Policies designed to improve the academic performance of black and Hispanic students compared to their white peers must include financial assistance that offsets the burdens of economic hardship, such as housing and food subsidies and transportation assistance. There also must be greater investment in quality instruction, high-quality teachers, curriculum, and adequate school resources in areas in which high proportions of minority and/or poor students live. Finally, given that the authors found that across nearly every time point, non-poor black students had lower achievement than poor whites, policies should focus on equity. That is, rather than evenly distributing educational investments, those investments need to be concentrated where incomes are low, minority student concentration is high, and educational materials and experiences are limited.

Reference

Paschall, K.W., Gershoff, E.T. & Kuhfeld, M. (2018). A two decade examination of historical race/ethnicity disparities in academic achievement by poverty status. Journal of Youth and Adolescence. Published online ahead of print.

Suggested Citation

Paschall, K.W., Gershoff, E.T. & Kuhfeld, M. (2018). Twenty years of evidence shows continuing racial disparities in academic achievement. PRC Research Brief 3(10). DOI: 10.15781/T2G44J79D.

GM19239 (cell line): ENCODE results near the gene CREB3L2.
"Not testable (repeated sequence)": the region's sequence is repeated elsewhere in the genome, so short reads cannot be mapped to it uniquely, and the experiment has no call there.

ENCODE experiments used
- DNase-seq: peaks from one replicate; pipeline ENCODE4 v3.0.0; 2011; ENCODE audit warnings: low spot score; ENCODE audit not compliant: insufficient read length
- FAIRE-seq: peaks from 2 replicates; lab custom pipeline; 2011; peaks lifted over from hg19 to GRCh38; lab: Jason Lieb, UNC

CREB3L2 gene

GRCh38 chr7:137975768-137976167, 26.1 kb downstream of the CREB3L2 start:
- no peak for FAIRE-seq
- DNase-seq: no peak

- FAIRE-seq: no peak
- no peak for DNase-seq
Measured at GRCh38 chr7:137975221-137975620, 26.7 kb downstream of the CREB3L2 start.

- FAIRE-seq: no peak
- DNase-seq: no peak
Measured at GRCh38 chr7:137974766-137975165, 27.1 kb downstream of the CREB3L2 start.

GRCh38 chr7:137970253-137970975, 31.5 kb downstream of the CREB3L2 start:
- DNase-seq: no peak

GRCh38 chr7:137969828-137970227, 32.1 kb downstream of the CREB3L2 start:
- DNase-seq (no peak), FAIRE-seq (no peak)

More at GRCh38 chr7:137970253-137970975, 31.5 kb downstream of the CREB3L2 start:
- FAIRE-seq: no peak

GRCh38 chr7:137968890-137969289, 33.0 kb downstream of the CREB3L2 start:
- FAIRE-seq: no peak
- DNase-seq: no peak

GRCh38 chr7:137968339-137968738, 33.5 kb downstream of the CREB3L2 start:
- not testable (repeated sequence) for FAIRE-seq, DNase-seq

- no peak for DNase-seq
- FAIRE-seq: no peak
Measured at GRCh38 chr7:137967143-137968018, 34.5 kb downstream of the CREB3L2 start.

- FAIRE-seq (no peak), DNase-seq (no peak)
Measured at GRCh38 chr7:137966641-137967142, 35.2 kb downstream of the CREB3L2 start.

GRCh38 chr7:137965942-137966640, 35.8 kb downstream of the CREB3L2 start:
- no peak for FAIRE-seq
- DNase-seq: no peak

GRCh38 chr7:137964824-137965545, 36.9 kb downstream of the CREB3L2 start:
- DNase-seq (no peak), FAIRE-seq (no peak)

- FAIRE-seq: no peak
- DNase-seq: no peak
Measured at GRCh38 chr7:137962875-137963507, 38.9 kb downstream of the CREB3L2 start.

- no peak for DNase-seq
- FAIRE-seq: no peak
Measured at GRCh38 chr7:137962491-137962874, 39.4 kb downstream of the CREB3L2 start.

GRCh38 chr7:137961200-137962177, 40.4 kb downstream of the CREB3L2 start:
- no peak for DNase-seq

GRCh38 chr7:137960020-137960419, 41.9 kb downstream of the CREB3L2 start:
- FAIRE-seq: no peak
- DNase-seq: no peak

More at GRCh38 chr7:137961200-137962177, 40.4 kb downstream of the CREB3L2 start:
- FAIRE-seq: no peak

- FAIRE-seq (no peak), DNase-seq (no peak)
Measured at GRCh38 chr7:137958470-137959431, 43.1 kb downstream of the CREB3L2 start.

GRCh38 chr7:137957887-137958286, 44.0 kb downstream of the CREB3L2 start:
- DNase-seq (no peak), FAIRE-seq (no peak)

About the Authors

Katherine W. Paschall (kpaschall@utexas.edu) is a research associate at the Population Research Center at The University of Texas at Austin and a research scientist at Child Trends, Elizabeth T. Gershoff is a professor in the department of Human Development and Family Science at UT Austin and a faculty research associate at the PRC, and Megan Kuhfeld is a PRC research associate and research scientist at the Northwest Evaluation Association in Portland, Oregon.

Acknowledgements

The authors’ research is supported in part by a grant from the National Science Foundation (1519686, Principal Investigators: Elizabeth Gershoff and Robert Crosnoe). Infrastructure support for the Population Research Center at The University of Texas at Austin was provided by a grant from the Eunice Kennedy Shriver National Institute of Child Health and Human Development (P2CHD042849). The views expressed in this brief belong to the authors and do not reflect the views or policies of the funding agencies.